Another Look at Appendix B

In an earlier article, I suggested checking for an Appendix B interpretation when applying any of the Canadian Electrical Code rules for the first time.  Appendix B is there to help us better understand the intent of the CEC rules and to provide important supporting information. Here are a few more examples.

Rules 4-004 (1) (d) and 4-004(2) (d) provide allowable ampacities for underground wiring. Conductor configuration Diagrams B4-1 to B4-4 for underground conductor installations are located in Appendix B and the allowable ampacity Tables D8A to D15B associated with these   diagrams for copper and aluminum underground conductors in Appendix D. The ampacity tables are based on 90 C rated conductors.

However as you know, the new Rule 4-006 requires that when equipment is marked with maximum connection temperatures, the conductor ampacities must be based on the applicable columns in Tables 1 to 4. To convert the 90° C conductor ampacities, Appendix B  explains that underground ampacities for conductor temperatures of 75° C to 60° C respectively may be obtained by multiplying the 90° C temperature ampacities by the derating factor 0.886 (for 75° C) or 0.756 (for 60° C). These conversion factors help us meet the requirements of Rule 4-006.

Rule 2-320 requires that adequate ventilation be provided to prevent overheating of heat-producing electrical equipment. Appendix B helps us by specifying that approximately 3.5 to 4.3 cubic metres of air per minute is normally provided for each kilowatt of loss for ventilating 40° C rise equipment.

Rule 10-500 defines effective grounding as a ground-fault path of sufficiently low impedance so as to facilitate operation of overcurrent devices (fuses and circuit-breakers). Appendix B explains that an effective ground-fault path will have impedance sufficiently low enough to permit at least five times rated current to flow during a ground fault. This definition explains various rules that call for effective grounding.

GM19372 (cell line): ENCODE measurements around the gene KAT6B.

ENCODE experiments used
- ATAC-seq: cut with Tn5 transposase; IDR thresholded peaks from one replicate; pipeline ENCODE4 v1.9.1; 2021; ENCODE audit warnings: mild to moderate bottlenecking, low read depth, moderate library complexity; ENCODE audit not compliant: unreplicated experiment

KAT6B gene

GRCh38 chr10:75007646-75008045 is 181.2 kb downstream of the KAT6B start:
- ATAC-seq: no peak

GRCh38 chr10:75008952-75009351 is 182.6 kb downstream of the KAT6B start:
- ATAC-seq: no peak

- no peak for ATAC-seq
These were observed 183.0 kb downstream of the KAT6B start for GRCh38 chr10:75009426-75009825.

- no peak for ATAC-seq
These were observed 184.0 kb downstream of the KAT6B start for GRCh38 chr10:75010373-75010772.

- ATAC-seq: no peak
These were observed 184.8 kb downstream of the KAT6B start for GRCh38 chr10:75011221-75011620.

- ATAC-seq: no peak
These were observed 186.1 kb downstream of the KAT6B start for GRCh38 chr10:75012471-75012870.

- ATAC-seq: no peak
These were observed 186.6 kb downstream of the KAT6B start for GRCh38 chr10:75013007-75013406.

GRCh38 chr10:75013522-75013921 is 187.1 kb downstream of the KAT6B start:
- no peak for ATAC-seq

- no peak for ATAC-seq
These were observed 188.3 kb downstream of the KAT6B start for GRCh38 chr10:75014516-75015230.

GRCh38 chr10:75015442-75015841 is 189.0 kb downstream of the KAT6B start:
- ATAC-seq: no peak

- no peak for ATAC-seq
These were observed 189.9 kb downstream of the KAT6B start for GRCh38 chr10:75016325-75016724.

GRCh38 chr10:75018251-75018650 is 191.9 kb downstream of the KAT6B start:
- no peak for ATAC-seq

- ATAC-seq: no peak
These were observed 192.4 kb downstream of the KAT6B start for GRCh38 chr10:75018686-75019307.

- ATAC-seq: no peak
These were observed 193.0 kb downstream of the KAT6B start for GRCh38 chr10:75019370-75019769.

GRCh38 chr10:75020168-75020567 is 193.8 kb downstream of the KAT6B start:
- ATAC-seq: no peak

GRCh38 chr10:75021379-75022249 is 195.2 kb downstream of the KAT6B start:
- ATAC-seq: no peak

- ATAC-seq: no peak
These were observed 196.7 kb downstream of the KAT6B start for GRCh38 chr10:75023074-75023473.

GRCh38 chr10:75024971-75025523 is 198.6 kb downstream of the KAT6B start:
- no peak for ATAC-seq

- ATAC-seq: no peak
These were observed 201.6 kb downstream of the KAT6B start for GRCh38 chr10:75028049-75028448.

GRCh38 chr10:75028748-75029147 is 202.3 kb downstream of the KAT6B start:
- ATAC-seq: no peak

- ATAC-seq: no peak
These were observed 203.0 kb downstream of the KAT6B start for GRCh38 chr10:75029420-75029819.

Rule 10-814(1) specifies that bonding conductor sizes must not be smaller that specified in Table 16. Appendix B makes two important exceptions to the rule:

  1. When correctly sized raceways (conduit or tubing) and metallic cable sheaths are permitted for use as bonding conductors, they are considered to be adequate for the purpose.
  2. Bonding conductors in cable assemblies are sized in accordance with the applicable Part II standards – although bonding conductor sizes may differ from Table 16, they are considered adequate for the purpose.

Rules 18-050 and 18-066 provide requirements for selection of equipment when employing the Zone system of classifying locations for flammable and explosive gases and vapours. To assist us in identifying hazardous location equipment, Appendix B supports the rules with detailed specifications for the hazardous gas groups.

Rule 32-202 specifies permissible wiring methods for fire pumps, (metal raceways, cables with metal armour or sheaths and non-metallic conduit and tubing in minimum 50 mm concrete). Appendix B takes the requirements for fire pump wiring a step further with this recommendation “Consideration should be given to the location, routing and design of wiring to minimize hazards that might cause failure due to explosions, floods, fires, icing vandalism and other adverse conditions that might impair the function of a fire pump”. This extra step is taken to help ensure that power will be available when fire pumps are called upon to perform in an emergency.

With the examples given in these two articles, I hope I have convinced you of the value that you can find in Appendix B.

As with previous articles, you should always check with the electrical inspection authority in each province or territory for a more precise interpretation of any of the above.

Leslie Stoch
Leslie Stoch, P. Eng, is principal of L. Stoch & Associates, providing electrical engineering and ISO 9000 quality systems consulting. Prior to that, he spent over 20 years with Ontario Hydro as an electrical inspection manager and engineer. Les holds a B. S. in electrical engineering from Concordia University in Montreal.